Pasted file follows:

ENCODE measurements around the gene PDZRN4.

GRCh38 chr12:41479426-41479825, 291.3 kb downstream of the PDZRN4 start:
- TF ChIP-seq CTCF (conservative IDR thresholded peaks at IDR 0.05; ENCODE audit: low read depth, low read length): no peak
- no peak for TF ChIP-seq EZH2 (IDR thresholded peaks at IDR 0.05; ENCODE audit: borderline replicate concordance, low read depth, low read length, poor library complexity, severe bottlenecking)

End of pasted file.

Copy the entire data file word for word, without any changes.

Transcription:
ENCODE measurements around the gene PDZRN4.

GRCh38 chr12:41479426-41479825, 291.3 kb downstream of the PDZRN4 start:
- TF ChIP-seq CTCF (conservative IDR thresholded peaks at IDR 0.05; ENCODE audit: low read depth, low read length): no peak
- no peak for TF ChIP-seq EZH2 (IDR thresholded peaks at IDR 0.05; ENCODE audit: borderline replicate concordance, low read depth, low read length, poor library complexity, severe bottlenecking)